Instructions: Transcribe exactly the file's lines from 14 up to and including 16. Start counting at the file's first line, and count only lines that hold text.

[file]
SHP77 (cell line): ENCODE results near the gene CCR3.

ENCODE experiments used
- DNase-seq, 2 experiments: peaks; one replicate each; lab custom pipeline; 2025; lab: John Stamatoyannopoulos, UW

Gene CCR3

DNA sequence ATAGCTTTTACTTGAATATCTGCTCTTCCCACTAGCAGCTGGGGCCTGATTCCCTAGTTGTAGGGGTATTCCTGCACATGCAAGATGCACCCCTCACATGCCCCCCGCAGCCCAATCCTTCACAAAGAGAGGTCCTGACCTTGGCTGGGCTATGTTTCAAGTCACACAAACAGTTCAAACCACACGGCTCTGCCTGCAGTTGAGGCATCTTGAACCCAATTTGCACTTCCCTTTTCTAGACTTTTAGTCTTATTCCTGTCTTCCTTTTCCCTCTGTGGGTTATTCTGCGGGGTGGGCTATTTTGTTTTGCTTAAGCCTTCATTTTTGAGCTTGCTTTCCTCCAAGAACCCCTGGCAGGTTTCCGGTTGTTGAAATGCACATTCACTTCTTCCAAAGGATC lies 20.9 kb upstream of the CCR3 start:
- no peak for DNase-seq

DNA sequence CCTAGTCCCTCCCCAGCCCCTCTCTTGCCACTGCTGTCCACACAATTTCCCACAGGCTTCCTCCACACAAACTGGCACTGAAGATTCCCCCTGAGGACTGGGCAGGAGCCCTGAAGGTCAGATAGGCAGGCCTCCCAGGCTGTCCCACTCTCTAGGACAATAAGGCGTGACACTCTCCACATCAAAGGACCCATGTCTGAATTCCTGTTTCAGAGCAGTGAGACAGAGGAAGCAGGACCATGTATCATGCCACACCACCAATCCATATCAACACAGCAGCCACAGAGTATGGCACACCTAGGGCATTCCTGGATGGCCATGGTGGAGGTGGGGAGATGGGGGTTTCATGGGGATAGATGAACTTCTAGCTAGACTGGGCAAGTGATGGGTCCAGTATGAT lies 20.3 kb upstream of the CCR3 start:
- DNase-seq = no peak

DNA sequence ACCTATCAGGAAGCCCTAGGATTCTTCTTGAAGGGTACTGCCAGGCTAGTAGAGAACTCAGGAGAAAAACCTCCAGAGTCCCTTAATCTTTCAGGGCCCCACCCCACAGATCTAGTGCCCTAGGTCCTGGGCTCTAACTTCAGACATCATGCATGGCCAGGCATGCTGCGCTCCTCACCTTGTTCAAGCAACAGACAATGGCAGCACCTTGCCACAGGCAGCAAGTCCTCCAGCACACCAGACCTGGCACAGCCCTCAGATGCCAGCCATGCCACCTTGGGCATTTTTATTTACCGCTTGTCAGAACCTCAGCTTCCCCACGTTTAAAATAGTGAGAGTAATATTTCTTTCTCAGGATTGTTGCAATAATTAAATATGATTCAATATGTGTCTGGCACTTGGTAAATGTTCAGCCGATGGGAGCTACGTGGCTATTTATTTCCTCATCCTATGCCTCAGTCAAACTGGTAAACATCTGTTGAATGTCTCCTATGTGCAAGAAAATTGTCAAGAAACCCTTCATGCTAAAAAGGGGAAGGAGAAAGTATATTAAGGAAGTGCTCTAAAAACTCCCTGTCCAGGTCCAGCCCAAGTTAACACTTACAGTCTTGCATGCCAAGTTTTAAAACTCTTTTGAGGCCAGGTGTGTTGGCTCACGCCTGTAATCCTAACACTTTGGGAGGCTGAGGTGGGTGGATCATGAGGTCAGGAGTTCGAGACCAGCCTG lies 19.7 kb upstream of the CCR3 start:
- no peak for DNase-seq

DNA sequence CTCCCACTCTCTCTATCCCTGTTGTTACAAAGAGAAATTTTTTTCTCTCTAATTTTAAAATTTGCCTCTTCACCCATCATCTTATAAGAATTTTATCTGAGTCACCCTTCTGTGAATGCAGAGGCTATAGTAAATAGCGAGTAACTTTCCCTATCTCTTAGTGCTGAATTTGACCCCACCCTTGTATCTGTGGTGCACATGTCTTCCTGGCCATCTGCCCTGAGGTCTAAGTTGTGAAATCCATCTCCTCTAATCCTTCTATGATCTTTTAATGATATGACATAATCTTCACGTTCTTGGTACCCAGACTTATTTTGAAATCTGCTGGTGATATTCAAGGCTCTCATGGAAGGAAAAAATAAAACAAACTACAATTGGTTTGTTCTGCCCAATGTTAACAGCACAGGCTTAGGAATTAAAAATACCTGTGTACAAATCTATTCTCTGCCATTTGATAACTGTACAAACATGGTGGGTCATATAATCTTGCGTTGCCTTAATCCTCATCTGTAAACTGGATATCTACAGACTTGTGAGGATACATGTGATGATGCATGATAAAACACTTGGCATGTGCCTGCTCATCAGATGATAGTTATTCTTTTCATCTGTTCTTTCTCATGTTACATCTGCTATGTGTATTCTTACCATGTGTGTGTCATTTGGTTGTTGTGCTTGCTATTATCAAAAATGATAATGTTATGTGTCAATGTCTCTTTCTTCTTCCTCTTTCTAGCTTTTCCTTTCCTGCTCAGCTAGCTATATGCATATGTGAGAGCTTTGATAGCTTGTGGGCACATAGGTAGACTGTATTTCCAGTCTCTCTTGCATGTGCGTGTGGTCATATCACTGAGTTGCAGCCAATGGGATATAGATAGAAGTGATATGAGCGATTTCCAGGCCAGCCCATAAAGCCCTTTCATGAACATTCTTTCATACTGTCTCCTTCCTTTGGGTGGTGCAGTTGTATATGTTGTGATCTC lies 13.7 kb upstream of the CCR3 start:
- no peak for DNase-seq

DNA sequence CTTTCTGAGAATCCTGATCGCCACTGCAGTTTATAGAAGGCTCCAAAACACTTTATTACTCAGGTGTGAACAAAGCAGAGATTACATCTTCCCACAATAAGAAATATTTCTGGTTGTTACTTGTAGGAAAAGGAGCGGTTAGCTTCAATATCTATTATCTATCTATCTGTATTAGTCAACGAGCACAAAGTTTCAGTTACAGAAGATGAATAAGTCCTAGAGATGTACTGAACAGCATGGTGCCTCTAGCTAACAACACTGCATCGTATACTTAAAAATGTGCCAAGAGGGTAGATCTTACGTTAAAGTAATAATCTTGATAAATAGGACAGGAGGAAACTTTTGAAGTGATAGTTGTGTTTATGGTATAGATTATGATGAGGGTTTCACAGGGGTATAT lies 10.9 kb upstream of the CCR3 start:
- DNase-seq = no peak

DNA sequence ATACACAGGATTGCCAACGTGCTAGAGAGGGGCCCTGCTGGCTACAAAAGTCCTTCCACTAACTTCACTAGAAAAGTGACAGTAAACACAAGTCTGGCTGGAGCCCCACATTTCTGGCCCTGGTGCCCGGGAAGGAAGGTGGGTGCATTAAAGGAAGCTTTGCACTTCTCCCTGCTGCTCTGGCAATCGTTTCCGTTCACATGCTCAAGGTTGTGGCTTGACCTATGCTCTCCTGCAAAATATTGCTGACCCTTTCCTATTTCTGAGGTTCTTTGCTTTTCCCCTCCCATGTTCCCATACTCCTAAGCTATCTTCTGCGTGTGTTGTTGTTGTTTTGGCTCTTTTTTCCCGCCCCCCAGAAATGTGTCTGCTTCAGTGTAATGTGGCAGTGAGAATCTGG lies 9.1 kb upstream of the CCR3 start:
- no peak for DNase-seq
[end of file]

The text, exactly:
- DNase-seq = no peak

DNA sequence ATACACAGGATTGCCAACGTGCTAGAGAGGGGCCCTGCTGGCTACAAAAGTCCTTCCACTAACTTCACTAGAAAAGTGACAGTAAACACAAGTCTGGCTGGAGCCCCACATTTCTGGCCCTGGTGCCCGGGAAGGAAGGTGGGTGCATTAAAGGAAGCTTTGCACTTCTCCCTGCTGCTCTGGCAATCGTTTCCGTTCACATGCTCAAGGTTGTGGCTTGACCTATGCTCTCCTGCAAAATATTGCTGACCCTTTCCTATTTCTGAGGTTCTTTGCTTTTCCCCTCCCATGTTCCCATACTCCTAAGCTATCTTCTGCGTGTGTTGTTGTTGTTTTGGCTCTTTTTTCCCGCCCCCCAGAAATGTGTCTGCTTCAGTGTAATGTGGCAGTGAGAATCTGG lies 9.1 kb upstream of the CCR3 start:
- no peak for DNase-seq